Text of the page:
Countdown to the Carnegie International: Playing with the art of play

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"Is it, can it be -- art?" one may be tempted to ask about the large, colorful, worm-like structure outside Carnegie Museum of Art in Oakland.

The Lozziwurm is both a play sculpture and an example of 20th-century urban design -- it was designed in 1972 by the Swiss sculptor Yvan Pestalozzi. The structure is in dialogue with an exhibition at the Carnegie, "The Playground Project," a showcase of photographs, models and video of different kinds of play spaces and play sculptures in the U.S., Europe and Japan. Although several are still in existence, they were mostly designed and constructed between the 1940s and '80s.

'The Playground Project'

Where: Heinz Architectural Center, Carnegie Museum of Art, Oakland.

When: Through Aug. 11. 10 a.m.-5 p.m. Mon.-Sat.; till 8 p.m. Thurs.; noon-5 p.m. Sun.

Admission: $17.95; $14.95 seniors (65 and over); $11.95 students/children 3 and over; free for members and children under 3.

Information: 412-622-3131 or

The exhibition as it stands now will close Aug. 11, but it will reopen Oct. 5 as part of the Carnegie International. In its final version, "The Playground Project" will also feature a display by Tezuka Architects as well as a collaborative video by artists Ei Arakawa and Henning Bohl.

Play is one of the principal themes of the 2013 International.

"Play is an interesting way to explain how you walk through the world," said Daniel Baumann, one of three curators of this year's International. "Structurally, if you think about how a playground is built, it is defined space. You have objects within that space. A kid or a person has to get in there and discover what kind of relationship [he or she] wants to have with it."

Mr. Baumann believes that people have a similar dynamic with museums. "Our argument is that museums are the exact same kind of space. A museum is a contained space with objects, and visitors have to figure out what relationship they want with those objects."

The undefined nature of these spaces, Mr. Baumann added, allows for free thinking:

"Things got very commercial in the last 20 years. Whatever you do, somehow [you] get told that it should be purposeful, or take place within an economic system. I think that the big power of play is that you do test things out without thinking where they lead. ... For innovation, you need to be free. And I think that a museum can also do that."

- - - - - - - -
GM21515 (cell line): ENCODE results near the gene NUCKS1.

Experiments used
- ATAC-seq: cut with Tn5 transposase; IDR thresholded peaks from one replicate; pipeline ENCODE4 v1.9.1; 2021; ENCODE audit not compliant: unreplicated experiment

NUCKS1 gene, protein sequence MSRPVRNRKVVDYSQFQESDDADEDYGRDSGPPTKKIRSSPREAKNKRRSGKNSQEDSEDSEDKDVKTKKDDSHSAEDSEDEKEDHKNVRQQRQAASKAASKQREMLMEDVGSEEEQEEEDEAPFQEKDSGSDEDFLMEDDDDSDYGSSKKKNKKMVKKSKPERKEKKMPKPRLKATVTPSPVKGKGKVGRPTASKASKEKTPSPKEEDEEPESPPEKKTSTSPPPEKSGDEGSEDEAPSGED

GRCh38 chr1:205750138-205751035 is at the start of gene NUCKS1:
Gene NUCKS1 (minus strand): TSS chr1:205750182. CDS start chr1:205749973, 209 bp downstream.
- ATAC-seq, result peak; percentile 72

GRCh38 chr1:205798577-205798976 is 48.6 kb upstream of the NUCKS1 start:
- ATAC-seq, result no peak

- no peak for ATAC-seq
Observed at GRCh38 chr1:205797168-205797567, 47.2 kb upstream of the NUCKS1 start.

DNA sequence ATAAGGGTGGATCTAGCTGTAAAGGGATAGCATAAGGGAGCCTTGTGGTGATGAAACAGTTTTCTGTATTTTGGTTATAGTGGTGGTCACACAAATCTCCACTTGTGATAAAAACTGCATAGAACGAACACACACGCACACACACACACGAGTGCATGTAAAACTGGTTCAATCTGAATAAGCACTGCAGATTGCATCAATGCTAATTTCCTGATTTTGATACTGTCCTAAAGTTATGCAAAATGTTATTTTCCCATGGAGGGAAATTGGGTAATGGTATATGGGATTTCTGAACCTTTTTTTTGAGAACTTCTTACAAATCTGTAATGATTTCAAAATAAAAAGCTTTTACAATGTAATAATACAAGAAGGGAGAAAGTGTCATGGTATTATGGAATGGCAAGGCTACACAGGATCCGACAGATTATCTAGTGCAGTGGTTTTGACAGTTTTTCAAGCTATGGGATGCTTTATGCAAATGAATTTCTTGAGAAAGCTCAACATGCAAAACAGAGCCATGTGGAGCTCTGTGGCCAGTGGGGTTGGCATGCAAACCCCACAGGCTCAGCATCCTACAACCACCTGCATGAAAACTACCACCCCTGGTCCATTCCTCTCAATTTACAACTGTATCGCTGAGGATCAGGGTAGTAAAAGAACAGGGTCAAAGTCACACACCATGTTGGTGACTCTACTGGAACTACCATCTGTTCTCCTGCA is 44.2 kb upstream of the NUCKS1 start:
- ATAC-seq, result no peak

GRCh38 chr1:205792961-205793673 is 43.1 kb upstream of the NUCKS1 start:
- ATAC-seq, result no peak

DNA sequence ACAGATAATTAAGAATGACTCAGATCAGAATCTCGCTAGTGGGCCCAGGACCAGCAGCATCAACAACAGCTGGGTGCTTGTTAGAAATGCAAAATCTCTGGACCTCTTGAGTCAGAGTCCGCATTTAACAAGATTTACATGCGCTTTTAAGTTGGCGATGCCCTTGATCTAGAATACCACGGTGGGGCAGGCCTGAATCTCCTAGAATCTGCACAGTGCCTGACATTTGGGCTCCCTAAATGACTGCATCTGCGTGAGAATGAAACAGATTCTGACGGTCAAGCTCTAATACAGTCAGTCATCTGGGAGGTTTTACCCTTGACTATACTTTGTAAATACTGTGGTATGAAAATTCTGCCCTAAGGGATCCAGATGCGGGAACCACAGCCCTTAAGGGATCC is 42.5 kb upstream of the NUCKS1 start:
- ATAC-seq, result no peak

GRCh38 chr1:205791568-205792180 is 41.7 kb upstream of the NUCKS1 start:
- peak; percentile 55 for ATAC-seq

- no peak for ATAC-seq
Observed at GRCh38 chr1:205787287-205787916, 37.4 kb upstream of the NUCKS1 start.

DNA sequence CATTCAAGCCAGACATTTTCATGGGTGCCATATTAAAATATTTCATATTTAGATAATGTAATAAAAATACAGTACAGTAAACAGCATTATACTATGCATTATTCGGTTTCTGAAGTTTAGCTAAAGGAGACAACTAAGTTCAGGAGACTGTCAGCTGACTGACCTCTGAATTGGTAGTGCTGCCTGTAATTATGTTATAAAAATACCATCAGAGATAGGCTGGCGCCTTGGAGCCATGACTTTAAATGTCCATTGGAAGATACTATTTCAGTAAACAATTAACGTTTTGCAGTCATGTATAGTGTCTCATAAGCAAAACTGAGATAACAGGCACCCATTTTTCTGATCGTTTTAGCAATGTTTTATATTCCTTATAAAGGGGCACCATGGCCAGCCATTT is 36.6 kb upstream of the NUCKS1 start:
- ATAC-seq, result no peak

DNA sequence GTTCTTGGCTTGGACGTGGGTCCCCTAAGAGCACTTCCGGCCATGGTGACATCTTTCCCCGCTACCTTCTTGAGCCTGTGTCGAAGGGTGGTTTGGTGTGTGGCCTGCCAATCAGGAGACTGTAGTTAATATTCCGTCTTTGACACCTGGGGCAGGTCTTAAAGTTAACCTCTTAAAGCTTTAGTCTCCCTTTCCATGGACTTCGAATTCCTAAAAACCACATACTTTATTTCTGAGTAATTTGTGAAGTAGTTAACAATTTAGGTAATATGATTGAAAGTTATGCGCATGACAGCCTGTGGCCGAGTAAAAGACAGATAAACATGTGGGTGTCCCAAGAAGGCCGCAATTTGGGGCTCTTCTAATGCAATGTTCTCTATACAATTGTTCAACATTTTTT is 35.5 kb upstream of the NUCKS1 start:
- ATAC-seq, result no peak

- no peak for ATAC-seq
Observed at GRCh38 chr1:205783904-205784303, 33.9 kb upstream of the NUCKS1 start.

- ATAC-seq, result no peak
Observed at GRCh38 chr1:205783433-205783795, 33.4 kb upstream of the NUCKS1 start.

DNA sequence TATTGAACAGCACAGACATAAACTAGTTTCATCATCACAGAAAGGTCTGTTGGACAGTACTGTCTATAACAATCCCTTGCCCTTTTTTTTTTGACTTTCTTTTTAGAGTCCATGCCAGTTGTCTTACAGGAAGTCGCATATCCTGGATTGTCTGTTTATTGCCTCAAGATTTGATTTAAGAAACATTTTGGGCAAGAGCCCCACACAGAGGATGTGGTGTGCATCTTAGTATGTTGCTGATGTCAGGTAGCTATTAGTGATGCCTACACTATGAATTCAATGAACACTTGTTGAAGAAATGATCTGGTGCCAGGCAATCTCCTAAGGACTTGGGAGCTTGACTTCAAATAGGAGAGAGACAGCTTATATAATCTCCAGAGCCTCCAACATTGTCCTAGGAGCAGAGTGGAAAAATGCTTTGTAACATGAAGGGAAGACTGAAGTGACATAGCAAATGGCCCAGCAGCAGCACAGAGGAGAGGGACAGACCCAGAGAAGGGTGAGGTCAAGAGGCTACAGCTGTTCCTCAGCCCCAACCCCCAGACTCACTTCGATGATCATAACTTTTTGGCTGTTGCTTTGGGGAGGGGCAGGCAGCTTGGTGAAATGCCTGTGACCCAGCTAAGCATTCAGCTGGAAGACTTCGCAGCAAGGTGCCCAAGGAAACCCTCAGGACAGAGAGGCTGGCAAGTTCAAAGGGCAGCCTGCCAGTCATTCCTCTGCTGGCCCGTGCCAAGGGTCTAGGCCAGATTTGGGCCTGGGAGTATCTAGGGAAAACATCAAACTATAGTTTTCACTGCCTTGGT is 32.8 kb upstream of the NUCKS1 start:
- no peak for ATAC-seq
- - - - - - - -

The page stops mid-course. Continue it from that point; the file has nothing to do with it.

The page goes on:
One driving idea behind the show was the philosophy of DIY. In its current state, the exhibition comprises large pieces of what looks like plywood covering the walls of the gallery. Printed images are nailed onto the plywood, and white sheets of descriptive text are taped on with large strips of colorful duct tape. There are quite a few videos emanating from big, cubic, black vintage TVs.

"When we thought about the show, one question was: How do you present that kind of material? How authoritarian do you want to be?" Mr. Baumann said.

The theme of the playground led Mr. Baumann's urban-planner wife and guest curator, Gabriela Burkhalter, to try to create something relaxed and inviting. For that reason, the images are not originals but printed copies. They are not behind glass. The TVs were not chosen for esoteric or aesthetic reasons, but because that was what they had lying around, so to speak. In theory, this is a show that anyone could mount.

The do-it-yourself spirit echoes some of the playgrounds presented in the show. Divided roughly into four "types" of playgrounds, one type is literally "DIY." These emerged in the 1970s in the U.S. as initiatives promoting the anti-authoritarian power of communities to shape the public spaces around them. Other designers, such as those of the "Adventure" playgrounds, emphasized the creative power of kids to shape their own environment and play space (some playgrounds even barred parents from entering).

The exhibition is open so that children who attend the Carnegie summer camp can interact with it. During one activity, they are invited to design and create their own miniature models of playgrounds or play sculptures.

Mr. Baumann hopes the exhibition will motivate cities, or whoever else might be induced to create a playground, to be more expansive in their thinking, perhaps taking a cue from the children themselves:

"In Frick Park on Beechwood, you have the Blue Playground, and the most popular thing is a slide. On the way to go there, kids find cardboard, and use it to slide down, and they've noticed that if they use it they go much faster. Plastic boxes make it even faster. That's innovation, when kids figure out that a plastic box makes the slide go faster."

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Maggie Neil:


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